This is not a book for the faint hearted. It is at points highly technical and constructs a very complex and detailed set of arguments. In addition, it would seem at first glance to be dealing with issues that for many are obscure and of limited interest. All that is true at one level but at another level Flett offers a wonderful piece of analysis around some critical issues that are impacting the church now.
He begins by asking some questions about the origins of the term missio Dei and challenges the contention that the phrase originated with Barth’s theology from the early 1930’s. Along the way he gives us a glimpse of how early the concern about Christendom and its future began to emerge. From there he examines the origins of missio Dei at Willengen in 1952 and demonstrates that it was a term that did not really have substantive content until much later. Flett suggests that Newbigin had a key role both in Willingen and in the much later debate about missio Dei and its implications.
Critically he points out some of the problems with missio Dei and seeks to use the concept to open up the debate about the true source of mission in the community of the Trinity. From there he is able to ask some penetrating questions about the church and mission. In particular, Flett is convinced that the contemporary development and use of missio Dei is insufficiently grounded in an adequate Trinitarian theology. He believes that the limited reference to Trinitarian thought simply identified God the Father with Creation and the Spirit with pneumatology merely as distinct from Christology.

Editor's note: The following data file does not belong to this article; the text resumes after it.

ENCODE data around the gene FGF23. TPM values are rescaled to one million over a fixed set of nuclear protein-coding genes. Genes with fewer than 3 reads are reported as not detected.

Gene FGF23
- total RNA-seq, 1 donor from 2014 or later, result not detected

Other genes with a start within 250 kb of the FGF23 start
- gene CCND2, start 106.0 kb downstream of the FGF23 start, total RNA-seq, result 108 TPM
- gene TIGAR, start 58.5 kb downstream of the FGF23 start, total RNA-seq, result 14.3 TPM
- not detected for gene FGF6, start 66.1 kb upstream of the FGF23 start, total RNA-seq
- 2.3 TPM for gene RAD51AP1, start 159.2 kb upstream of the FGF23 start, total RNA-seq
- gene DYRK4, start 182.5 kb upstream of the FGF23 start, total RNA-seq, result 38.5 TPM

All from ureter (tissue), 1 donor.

For Flett this kind of stripped down Trinitarian thought is completely inadequate as a basis for reflection on the missionary task. Interestingly he locates this tendency in a flawed connection with Barth. His solution is to break the connection between Barth and the term missio Dei and then to seek to interact with Barth’s theology in a more integrated and comprehensive fashion. ‘By severing any link with Barth, we can take the opportunity to reformulate the Trinitarian ground of mission using his work.’ (p164)
Many of the debates that the church currently faces in the west are potentially enriched and resourced through this excellent though difficult book. In the last but one chapter he attempts to deal with the Christian community itself as a living embodiment of mission lived, not for its own sake but for the cause of the Kingdom. His final chapter summarizes the rather complex and more detailed arguments located in the rest of the book. One could argue that the weakness of the book lies in its failure to offer explicit practical illustrations of what this community might look like. While that is true, Flett nevertheless offers some helpful theological tools for those who might attempt that task.